Cracked screen no problem as apps propel digital banking in PH

Jessica Fenol, ABS-CBN News

Posted at Mar 05 2019 10:34 AM | Updated as of Mar 05 2019 06:26 PM

Cracked screen no problem as apps propel digital banking in PH 1
Money is sent through the app, one of many platforms that is making banking more accessible to smartphone-loving Filipinos. Mark Demayo, ABS-CBN News/File

MANILA -- With a few taps on the cracked screen of his prepaid smartphone, digital wallet founder Ron Hose sent P100 to another mobile device, illustrating how technology is making banking more accessible, even to those who can't afford iPhones.

Keeping a crumbling smartphone approximates the plight of millions of unbanked Filipinos, said Hose, whose app allows users to pay bills, send money and buy prepaid load minus transaction fees and long queues at the bank.

"I know many of our customer are unfortunately still unbanked so I want to make sure I live through the same experience," Hose told ABS-CBN News.

"What matters to them is not having a bank account, what matters to them is having access to services. The underlying behavior is changing because the underlying behavior is actually created based on artificial constraints. It’s changing for the better," Hose said. 

Mobile apps are fast becoming a gateway for financial service providers who seek to reach out to unbanked and established lenders who are seeking to grow their customer base.

Cracked screen no problem as apps propel digital banking in PH 2 founder Ron Hose demonstrate how the app can be used to send money. Mark Demayo, ABS-CBN News/File

In the Philippines, 63 percent of the population use a smartphone while 55.5 percent use the internet, according to the Bangko Sentral ng Pilipinas’ Report on the State of Financial Inclusion in 2017. 

As of January 2018, only 31.3 Filipino adults have bank accounts, the BSP said citing a World Bank Global Findex estimate. Some consumers rely on cooperatives, microfinance groups, pawnshops, e-money agents and other informal lenders for their needs, it said.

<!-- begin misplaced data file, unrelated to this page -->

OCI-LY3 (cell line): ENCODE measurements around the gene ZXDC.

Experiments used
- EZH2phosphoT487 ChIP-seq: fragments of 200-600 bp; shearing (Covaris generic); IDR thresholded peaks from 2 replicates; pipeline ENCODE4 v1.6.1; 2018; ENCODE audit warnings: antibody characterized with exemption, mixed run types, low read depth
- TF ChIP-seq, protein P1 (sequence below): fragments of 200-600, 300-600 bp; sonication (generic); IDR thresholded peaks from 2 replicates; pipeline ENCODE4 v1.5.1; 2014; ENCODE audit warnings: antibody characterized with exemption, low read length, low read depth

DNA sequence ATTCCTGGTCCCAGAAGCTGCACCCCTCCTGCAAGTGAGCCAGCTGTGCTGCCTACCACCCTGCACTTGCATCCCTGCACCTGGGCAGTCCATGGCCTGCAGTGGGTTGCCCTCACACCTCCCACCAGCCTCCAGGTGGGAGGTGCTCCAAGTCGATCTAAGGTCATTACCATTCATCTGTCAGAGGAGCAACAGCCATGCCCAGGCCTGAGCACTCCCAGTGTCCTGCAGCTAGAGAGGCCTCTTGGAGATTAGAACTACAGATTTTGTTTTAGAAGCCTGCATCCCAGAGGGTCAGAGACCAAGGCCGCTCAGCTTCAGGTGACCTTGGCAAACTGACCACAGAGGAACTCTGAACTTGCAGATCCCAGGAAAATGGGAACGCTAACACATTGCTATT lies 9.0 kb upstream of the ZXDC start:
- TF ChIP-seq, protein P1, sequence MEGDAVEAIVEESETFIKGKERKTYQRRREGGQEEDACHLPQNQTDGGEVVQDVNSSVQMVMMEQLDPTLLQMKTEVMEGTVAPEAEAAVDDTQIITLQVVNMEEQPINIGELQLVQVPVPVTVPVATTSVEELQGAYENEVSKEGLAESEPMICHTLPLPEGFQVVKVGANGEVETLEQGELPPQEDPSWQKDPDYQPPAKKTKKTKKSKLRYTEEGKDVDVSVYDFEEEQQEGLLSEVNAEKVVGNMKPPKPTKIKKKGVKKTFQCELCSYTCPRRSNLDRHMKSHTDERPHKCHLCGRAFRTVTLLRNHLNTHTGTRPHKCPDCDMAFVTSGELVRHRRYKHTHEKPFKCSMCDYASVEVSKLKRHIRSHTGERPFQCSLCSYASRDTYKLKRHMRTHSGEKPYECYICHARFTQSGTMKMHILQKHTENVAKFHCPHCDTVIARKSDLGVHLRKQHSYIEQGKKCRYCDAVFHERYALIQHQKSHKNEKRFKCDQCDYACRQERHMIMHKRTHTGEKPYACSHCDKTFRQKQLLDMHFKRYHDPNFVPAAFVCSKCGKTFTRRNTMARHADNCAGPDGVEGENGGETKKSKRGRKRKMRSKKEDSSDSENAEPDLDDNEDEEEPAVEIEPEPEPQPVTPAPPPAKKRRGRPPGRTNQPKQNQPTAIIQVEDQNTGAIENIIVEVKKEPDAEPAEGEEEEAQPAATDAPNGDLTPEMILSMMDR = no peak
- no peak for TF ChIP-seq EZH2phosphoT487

This prompted banks such as the Netherlands' ING and Malaysia's CIMB to open digital banks in the Philippines. 

Launched earlier this month, CIMB's Octo app aims to address "pain-points" of traditional or offline banking by eliminating physical queues, said its marketing head, Maribien Gonzales.

"We do think that digital banking will be able to move Filipinos forward by enabling them to make more use of their time and we think that the market is ready for this change," Gonzalez told ABS-CBN News.

Octo allows clients to open a bank account in as fast as 10 minutes and only through their smartphones.

Cracked screen no problem as apps propel digital banking in PH 3
Malaysia's CIMB launches its mobile banking service in the Philippines on Jan. 29, 2019. Jessica Fenol, ABS-CBN News

Every Octo account comes with a free Bancnet ATM card which can be used in over 20,000 ATMs nationwide. Transactions fees are also waived since not having to spend on physical branches helped the bank save on costs which are traditionally passed on to consumers, Gonzales said. 

Business Process Outsourcing employee, 31-year old Lara Paula Carambas shifted from traditional to digital banking for convenience.

"No need to go outside kaya it saves money din. I can’t imagine my adult life without these apps. I really hate waiting and wasting my time falling in line inside the bank," Carambas said.

Aside from savings, some apps allow users to invest such as GCash and ATRAM Trust Corp's joint venture, where clients can start with as little as P50.

GCash and ATRAM Trust Corp introduced Invest Money where beginners can learn to invest for as low as P50. 

GCash and CIMB will also launch the GSave savings wallet this year. Users can earn interest to up to 2.3 percent or "10 times higher" compared to traditional bank accounts. 

"There’s still very huge pain in the financial landscape that clearly the existing traditional way of delivering financial services doesn’t fully solve. With this partnership, we will be able to deliver a very inclusive savings product," said Kim Aimei Seng, head of savings at Mynt, the parent company of GCash.

The in-app savings account is as safe as deposits in banks and is also insured by the Philippine Deposit Insurance Corp (PDIC).

More than providing access to formal banking channels, app-based financial services bridge the gap between the rich and the marginalized, Hose said. 

"Even if you are not rich, you still deserve the same level of service and the same level of convenience," Hose said. 

"And I think in this day and age, especially, consumers have access to Facebook, are using world class product, so they deserve world class product for financial services, they deserve an experience which is as good as other finance institution," he said.